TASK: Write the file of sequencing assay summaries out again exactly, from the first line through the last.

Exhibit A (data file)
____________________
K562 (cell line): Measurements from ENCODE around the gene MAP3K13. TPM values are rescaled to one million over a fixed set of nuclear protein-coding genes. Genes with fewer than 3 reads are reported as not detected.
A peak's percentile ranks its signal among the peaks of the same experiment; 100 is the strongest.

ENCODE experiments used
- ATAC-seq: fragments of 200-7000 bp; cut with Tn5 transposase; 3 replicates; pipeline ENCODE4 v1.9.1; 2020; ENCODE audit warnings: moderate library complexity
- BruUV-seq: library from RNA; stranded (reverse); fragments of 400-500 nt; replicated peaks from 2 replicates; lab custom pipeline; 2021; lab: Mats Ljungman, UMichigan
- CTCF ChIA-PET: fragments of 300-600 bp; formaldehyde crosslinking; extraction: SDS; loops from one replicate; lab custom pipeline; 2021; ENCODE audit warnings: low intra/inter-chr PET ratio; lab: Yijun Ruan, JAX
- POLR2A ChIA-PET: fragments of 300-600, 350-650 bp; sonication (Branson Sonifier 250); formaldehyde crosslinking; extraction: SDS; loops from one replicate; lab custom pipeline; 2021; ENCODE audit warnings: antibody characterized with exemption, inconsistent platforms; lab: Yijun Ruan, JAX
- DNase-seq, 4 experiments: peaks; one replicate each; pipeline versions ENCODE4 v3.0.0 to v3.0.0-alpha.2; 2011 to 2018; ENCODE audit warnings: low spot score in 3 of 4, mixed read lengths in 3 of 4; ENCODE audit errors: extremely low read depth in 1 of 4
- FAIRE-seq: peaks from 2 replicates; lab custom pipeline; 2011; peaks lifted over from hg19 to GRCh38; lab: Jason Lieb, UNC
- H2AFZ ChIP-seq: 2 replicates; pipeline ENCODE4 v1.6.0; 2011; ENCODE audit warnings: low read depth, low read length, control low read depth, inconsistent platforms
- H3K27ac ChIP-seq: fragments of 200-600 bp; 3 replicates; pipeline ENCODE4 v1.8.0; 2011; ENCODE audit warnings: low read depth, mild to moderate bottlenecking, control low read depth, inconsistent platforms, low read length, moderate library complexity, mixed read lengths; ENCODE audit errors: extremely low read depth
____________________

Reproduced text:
K562 (cell line): Measurements from ENCODE around the gene MAP3K13. TPM values are rescaled to one million over a fixed set of nuclear protein-coding genes. Genes with fewer than 3 reads are reported as not detected.
A peak's percentile ranks its signal among the peaks of the same experiment; 100 is the strongest.

ENCODE experiments used
- ATAC-seq: fragments of 200-7000 bp; cut with Tn5 transposase; 3 replicates; pipeline ENCODE4 v1.9.1; 2020; ENCODE audit warnings: moderate library complexity
- BruUV-seq: library from RNA; stranded (reverse); fragments of 400-500 nt; replicated peaks from 2 replicates; lab custom pipeline; 2021; lab: Mats Ljungman, UMichigan
- CTCF ChIA-PET: fragments of 300-600 bp; formaldehyde crosslinking; extraction: SDS; loops from one replicate; lab custom pipeline; 2021; ENCODE audit warnings: low intra/inter-chr PET ratio; lab: Yijun Ruan, JAX
- POLR2A ChIA-PET: fragments of 300-600, 350-650 bp; sonication (Branson Sonifier 250); formaldehyde crosslinking; extraction: SDS; loops from one replicate; lab custom pipeline; 2021; ENCODE audit warnings: antibody characterized with exemption, inconsistent platforms; lab: Yijun Ruan, JAX
- DNase-seq, 4 experiments: peaks; one replicate each; pipeline versions ENCODE4 v3.0.0 to v3.0.0-alpha.2; 2011 to 2018; ENCODE audit warnings: low spot score in 3 of 4, mixed read lengths in 3 of 4; ENCODE audit errors: extremely low read depth in 1 of 4
- FAIRE-seq: peaks from 2 replicates; lab custom pipeline; 2011; peaks lifted over from hg19 to GRCh38; lab: Jason Lieb, UNC
- H2AFZ ChIP-seq: 2 replicates; pipeline ENCODE4 v1.6.0; 2011; ENCODE audit warnings: low read depth, low read length, control low read depth, inconsistent platforms
- H3K27ac ChIP-seq: fragments of 200-600 bp; 3 replicates; pipeline ENCODE4 v1.8.0; 2011; ENCODE audit warnings: low read depth, mild to moderate bottlenecking, control low read depth, inconsistent platforms, low read length, moderate library complexity, mixed read lengths; ENCODE audit errors: extremely low read depth